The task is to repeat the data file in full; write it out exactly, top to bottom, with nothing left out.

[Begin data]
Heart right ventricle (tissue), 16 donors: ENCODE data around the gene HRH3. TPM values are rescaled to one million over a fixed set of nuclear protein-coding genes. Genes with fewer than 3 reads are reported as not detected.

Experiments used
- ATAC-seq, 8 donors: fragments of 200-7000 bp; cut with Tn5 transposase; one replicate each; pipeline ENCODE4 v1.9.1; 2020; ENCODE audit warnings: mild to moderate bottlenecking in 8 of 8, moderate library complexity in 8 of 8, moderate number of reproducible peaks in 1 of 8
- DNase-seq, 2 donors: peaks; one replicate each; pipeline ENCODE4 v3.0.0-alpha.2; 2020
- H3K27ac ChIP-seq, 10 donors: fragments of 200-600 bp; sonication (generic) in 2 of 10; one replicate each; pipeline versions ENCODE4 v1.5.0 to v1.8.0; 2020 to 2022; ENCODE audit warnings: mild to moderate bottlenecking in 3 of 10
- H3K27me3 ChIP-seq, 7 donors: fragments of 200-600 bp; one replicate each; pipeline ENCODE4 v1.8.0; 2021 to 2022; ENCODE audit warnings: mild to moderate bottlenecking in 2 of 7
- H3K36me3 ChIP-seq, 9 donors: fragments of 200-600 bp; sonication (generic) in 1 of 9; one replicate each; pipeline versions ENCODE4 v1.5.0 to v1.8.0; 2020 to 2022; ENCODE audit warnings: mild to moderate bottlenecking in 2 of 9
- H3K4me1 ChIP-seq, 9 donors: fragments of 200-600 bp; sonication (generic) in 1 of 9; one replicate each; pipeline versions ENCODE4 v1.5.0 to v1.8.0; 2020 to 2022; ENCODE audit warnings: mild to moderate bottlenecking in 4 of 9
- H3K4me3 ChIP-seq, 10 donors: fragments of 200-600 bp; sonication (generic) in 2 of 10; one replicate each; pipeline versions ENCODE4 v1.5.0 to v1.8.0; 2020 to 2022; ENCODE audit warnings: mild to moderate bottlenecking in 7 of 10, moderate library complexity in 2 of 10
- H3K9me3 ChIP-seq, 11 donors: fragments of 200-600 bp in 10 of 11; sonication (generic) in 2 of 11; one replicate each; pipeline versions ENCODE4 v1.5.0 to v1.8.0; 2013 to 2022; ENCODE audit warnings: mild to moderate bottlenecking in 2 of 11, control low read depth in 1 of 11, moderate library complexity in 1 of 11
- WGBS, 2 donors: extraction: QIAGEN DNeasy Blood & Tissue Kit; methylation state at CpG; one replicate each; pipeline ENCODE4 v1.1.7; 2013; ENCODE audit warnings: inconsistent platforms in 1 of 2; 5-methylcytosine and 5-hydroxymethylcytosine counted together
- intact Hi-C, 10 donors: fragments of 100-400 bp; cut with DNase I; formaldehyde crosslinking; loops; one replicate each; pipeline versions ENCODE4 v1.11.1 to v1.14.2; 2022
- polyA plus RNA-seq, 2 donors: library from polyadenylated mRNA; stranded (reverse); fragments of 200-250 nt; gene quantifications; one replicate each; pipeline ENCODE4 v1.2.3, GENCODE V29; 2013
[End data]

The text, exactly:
Heart right ventricle (tissue), 16 donors: ENCODE data around the gene HRH3. TPM values are rescaled to one million over a fixed set of nuclear protein-coding genes. Genes with fewer than 3 reads are reported as not detected.

Experiments used
- ATAC-seq, 8 donors: fragments of 200-7000 bp; cut with Tn5 transposase; one replicate each; pipeline ENCODE4 v1.9.1; 2020; ENCODE audit warnings: mild to moderate bottlenecking in 8 of 8, moderate library complexity in 8 of 8, moderate number of reproducible peaks in 1 of 8
- DNase-seq, 2 donors: peaks; one replicate each; pipeline ENCODE4 v3.0.0-alpha.2; 2020
- H3K27ac ChIP-seq, 10 donors: fragments of 200-600 bp; sonication (generic) in 2 of 10; one replicate each; pipeline versions ENCODE4 v1.5.0 to v1.8.0; 2020 to 2022; ENCODE audit warnings: mild to moderate bottlenecking in 3 of 10
- H3K27me3 ChIP-seq, 7 donors: fragments of 200-600 bp; one replicate each; pipeline ENCODE4 v1.8.0; 2021 to 2022; ENCODE audit warnings: mild to moderate bottlenecking in 2 of 7
- H3K36me3 ChIP-seq, 9 donors: fragments of 200-600 bp; sonication (generic) in 1 of 9; one replicate each; pipeline versions ENCODE4 v1.5.0 to v1.8.0; 2020 to 2022; ENCODE audit warnings: mild to moderate bottlenecking in 2 of 9
- H3K4me1 ChIP-seq, 9 donors: fragments of 200-600 bp; sonication (generic) in 1 of 9; one replicate each; pipeline versions ENCODE4 v1.5.0 to v1.8.0; 2020 to 2022; ENCODE audit warnings: mild to moderate bottlenecking in 4 of 9
- H3K4me3 ChIP-seq, 10 donors: fragments of 200-600 bp; sonication (generic) in 2 of 10; one replicate each; pipeline versions ENCODE4 v1.5.0 to v1.8.0; 2020 to 2022; ENCODE audit warnings: mild to moderate bottlenecking in 7 of 10, moderate library complexity in 2 of 10
- H3K9me3 ChIP-seq, 11 donors: fragments of 200-600 bp in 10 of 11; sonication (generic) in 2 of 11; one replicate each; pipeline versions ENCODE4 v1.5.0 to v1.8.0; 2013 to 2022; ENCODE audit warnings: mild to moderate bottlenecking in 2 of 11, control low read depth in 1 of 11, moderate library complexity in 1 of 11
- WGBS, 2 donors: extraction: QIAGEN DNeasy Blood & Tissue Kit; methylation state at CpG; one replicate each; pipeline ENCODE4 v1.1.7; 2013; ENCODE audit warnings: inconsistent platforms in 1 of 2; 5-methylcytosine and 5-hydroxymethylcytosine counted together
- intact Hi-C, 10 donors: fragments of 100-400 bp; cut with DNase I; formaldehyde crosslinking; loops; one replicate each; pipeline versions ENCODE4 v1.11.1 to v1.14.2; 2022
- polyA plus RNA-seq, 2 donors: library from polyadenylated mRNA; stranded (reverse); fragments of 200-250 nt; gene quantifications; one replicate each; pipeline ENCODE4 v1.2.3, GENCODE V29; 2013